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From Books to Brokers!

Following is post five (5) in an ongoing series of posts regarding the franchising experience.

RECAP: In my last post, both Franchisee and Franchisor were astute enough to realize how much they didn't know about franchising. Unlike so many people today who suffer from data overload and what I like to refer to as “information ADD,” if everyone would just slow down a bit and read – I mean actually read an entire book (not just skim it), most would be amazed at the sheer volume of high quality information available.  These days we've all become so accustomed to reading tweets and blogs in the few minutes we can steal during our 10-plus hour workdays and family obligations at home, that reading an entire book has become a luxury for most.  With that said, if you’re going to drop some serious coin on a business and invest years of blood, sweat and tears, isn't it worth a few hours of your time?  Of course it is!  With that said, I still find it amazing that thousands of people each year invest in a franchise because they think that their consultant/developer is a really great guy or gal or because they just absolutely looooove the franchisor’s color palate. 


Wow.  Now THAT was time well spent!  I learned more about the do’s and don’ts of franchising than I ever imagined, and I have the dog-eared pages to prove it!  There’s only one little thing that’s still missing…I still have no idea what type of franchise is right for me.  A number of the books I read had some great information regarding franchise brokers (also known as franchise consultants).  Perhaps a franchise consultant can help me to navigate this dizzying maze of options.  When I searched for “franchise brokers” on Google, I found some very interesting resources (in the organic section):

Top five organic search results:

Here’s a brief summary of some of the more interesting facts I was able to gather:

There appears to be a bit of controversy in the franchising arena regarding the terms “franchise broker” and “franchise consultant.” Generally, a franchise broker is defined as: “…an individual who acts as an intermediary between the franchisor and an individual interested in buying a franchise. In most cases a franchise broker is not directly employed by the franchisor and represents many different franchises. There is no fee incurred by the individual interested in buying a franchise. The franchise brokers are paid a commission by the franchisor.”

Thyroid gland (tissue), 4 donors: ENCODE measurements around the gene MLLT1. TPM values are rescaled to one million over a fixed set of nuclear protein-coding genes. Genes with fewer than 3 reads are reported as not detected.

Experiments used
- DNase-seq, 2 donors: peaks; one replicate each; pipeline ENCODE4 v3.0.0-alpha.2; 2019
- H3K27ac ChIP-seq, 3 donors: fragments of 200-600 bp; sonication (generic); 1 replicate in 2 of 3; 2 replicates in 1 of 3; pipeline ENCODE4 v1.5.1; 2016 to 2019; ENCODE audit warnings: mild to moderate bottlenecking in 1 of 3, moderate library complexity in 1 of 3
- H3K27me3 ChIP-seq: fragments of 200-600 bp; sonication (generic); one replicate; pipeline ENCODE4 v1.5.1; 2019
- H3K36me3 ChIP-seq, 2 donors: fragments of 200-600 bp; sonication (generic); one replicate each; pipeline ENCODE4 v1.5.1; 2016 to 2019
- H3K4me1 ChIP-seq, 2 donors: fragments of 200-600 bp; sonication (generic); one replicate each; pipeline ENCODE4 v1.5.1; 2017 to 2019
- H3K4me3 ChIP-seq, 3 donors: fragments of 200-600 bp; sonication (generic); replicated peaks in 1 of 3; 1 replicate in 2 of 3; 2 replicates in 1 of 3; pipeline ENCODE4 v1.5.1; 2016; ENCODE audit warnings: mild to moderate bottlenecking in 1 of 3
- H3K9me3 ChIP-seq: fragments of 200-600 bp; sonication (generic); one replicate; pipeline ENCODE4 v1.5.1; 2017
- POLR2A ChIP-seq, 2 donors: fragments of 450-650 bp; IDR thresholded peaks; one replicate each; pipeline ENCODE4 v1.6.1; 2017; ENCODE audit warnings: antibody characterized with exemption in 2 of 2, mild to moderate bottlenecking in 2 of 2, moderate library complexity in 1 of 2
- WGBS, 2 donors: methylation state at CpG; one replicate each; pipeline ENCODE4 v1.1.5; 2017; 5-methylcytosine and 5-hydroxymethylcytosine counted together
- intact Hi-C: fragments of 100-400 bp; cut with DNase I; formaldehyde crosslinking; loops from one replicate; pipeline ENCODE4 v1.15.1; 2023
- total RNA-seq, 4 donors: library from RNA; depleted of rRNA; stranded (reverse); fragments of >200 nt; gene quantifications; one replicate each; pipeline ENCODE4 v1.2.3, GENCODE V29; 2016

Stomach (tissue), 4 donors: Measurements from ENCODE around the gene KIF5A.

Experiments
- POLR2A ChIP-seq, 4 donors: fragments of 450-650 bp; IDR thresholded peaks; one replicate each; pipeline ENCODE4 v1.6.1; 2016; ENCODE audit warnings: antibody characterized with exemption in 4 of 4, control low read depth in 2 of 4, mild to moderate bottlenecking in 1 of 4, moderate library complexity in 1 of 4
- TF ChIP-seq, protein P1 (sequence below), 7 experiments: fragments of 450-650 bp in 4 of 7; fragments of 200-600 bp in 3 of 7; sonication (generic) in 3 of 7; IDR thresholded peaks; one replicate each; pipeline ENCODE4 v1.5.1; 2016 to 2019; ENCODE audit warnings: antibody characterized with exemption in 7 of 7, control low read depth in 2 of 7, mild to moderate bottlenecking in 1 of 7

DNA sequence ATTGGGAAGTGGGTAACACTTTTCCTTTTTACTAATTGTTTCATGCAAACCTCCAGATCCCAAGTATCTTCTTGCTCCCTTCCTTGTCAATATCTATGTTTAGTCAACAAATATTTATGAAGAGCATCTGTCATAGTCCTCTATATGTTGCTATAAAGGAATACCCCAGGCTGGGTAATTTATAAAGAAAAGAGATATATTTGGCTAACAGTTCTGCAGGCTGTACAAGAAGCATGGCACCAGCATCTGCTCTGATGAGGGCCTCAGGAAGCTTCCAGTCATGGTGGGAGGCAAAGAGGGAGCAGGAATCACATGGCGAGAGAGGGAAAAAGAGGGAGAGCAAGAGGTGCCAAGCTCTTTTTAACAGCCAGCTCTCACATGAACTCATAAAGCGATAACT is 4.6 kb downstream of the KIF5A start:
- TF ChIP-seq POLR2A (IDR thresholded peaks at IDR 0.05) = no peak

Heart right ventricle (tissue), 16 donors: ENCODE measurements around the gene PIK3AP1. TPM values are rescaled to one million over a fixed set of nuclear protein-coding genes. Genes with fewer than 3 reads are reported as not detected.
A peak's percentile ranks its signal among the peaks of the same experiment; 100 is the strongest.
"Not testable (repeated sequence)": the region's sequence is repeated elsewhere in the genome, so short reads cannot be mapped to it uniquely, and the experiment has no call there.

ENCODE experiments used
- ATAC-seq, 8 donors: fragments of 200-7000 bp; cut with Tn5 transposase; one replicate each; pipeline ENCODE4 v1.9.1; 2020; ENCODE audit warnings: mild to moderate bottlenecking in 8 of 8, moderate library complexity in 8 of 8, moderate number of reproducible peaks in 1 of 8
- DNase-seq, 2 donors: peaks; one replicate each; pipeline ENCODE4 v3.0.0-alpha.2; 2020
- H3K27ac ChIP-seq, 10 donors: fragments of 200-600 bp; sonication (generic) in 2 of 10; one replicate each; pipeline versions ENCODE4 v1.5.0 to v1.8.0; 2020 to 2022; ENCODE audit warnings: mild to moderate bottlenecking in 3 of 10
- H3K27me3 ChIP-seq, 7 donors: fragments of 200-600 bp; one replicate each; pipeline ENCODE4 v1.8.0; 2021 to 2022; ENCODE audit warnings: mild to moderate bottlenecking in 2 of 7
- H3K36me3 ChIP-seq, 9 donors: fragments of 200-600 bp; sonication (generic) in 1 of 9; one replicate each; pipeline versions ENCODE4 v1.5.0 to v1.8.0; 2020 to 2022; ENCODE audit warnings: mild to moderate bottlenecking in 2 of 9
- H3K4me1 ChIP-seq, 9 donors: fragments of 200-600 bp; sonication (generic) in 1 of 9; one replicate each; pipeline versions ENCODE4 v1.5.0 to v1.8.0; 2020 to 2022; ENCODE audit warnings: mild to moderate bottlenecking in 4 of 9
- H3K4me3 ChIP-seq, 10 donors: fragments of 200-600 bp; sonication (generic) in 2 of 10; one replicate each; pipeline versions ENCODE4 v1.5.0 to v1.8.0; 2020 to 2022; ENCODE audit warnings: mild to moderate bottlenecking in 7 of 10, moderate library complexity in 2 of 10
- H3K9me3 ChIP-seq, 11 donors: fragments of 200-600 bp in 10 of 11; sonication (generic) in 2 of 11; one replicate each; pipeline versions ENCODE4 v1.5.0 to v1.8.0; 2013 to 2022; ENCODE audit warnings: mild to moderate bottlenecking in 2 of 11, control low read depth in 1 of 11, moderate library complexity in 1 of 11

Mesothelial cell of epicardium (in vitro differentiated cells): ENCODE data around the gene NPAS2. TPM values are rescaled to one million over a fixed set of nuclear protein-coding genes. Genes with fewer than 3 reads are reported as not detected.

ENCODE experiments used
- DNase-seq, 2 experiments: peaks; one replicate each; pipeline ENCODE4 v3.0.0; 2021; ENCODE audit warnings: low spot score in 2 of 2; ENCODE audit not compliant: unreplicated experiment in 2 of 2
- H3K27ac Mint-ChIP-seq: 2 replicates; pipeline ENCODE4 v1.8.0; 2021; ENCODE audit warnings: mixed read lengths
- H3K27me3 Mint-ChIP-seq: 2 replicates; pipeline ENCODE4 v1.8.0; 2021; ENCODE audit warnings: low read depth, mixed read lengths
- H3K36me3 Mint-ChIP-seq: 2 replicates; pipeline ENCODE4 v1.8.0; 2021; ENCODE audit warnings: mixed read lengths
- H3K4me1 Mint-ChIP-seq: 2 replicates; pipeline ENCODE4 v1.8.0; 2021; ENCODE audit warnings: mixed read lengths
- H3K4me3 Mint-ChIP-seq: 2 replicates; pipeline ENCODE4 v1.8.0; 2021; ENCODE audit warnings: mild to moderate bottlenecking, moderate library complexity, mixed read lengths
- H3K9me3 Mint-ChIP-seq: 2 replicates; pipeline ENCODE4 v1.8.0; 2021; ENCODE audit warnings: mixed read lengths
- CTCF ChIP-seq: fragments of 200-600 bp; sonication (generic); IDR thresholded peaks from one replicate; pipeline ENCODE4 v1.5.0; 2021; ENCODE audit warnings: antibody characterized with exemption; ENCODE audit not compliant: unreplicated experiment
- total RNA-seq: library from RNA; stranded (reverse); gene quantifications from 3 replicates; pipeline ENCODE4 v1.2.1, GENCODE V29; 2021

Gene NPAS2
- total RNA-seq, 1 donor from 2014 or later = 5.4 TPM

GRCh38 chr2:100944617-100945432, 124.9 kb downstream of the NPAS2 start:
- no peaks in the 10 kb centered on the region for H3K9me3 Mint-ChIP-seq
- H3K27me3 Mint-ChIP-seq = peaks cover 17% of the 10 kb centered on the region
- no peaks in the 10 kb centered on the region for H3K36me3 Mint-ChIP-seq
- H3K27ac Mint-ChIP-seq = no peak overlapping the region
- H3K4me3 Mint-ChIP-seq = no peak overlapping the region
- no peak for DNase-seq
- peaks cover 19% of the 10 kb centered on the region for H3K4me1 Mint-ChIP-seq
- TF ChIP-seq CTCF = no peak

A franchise consultant, on the other hand, is generally defined as, “A business specialist with significant knowledge of the design, development, and operation of franchising and the underlying franchise relationship.”

So, in a nutshell, franchise brokers are technically salespeople (although the vast majority of brokers would claim that they don’t “sell” franchises, they “award” them. Franchise consultants, therefore, are basically technical and operational experts.  The rub here is that most franchise brokers have begun referring to themselves as franchise consultants, which has aroused the ire of the “true” operational (non-sales) consultants and caused a bit of confusion in the marketplace.

EDITOR’S NOTE: In my next post, we will explore the full spectrum of franchise broker (consultant) options, which is significantly more complex than one would think. 


Wow.  Now THAT was time well spent!  I learned more about the do’s and don’ts of becoming a franchisor than I ever imagined, and I have the dog-eared pages to prove it!  There’s only one little thing that’s still missing…I still need to figure out how to franchise my business. A number of the books I read had some great information, so let’s see what Google has to say.  When I searched for “how to franchise my business,” this is what came up (in the organic section):

Top three organic search results:

Here’s a brief summary of some of the information that must be considered prior to expanding a business via the franchise model:

  1. Do you have an existing business (or preferably two or three) and is your business profitable and growing?
  2. Has your business been able to withstand the ups and downs of the economy?
  3. Do you believe that your business is something that would be attractive to others? (Would anyone want to buy it?)
  4. Is your business replicable (can it be duplicated) on a large scale, or have you simply been successful because of your location or your ties to the local community, etc.?
  5. Will you be able to document ALL of your processes and systems such that a franchisee will be able to duplicate your success? Or is your business overly dependent on the talents and skills of a particular individual or individuals? 
  6. Do you have a sufficient (significant) amount of investment/working capital?  Becoming a franchisor can be a VERY expensive proposition (if you plan on doing it right), and some have even suggested that a budget of $1 million plus, is not out of the realm for some concepts.
  7. If you do not have sufficient capital, do you have any relationships with lenders (or) do you have a very strong credit rating?
  8. Are you prepared to spend a significant amount of your time and money building a strong business team consisting of: a very good franchising attorney, an experienced CPA and a financial planning expert?
  9. Are you considering expanding via the franchise model for the “right” reasons – i.e. to ensure that EVERYONE wins, not just you?  This would include your franchisees, your staff and your family at a minimum.
  10. Are you willing and able to work harder than you've ever worked in your life for the foreseeable future?

Well, my answer is a resounding YES, so I’m off to make some calls to check out my options.  It’s time to get serious!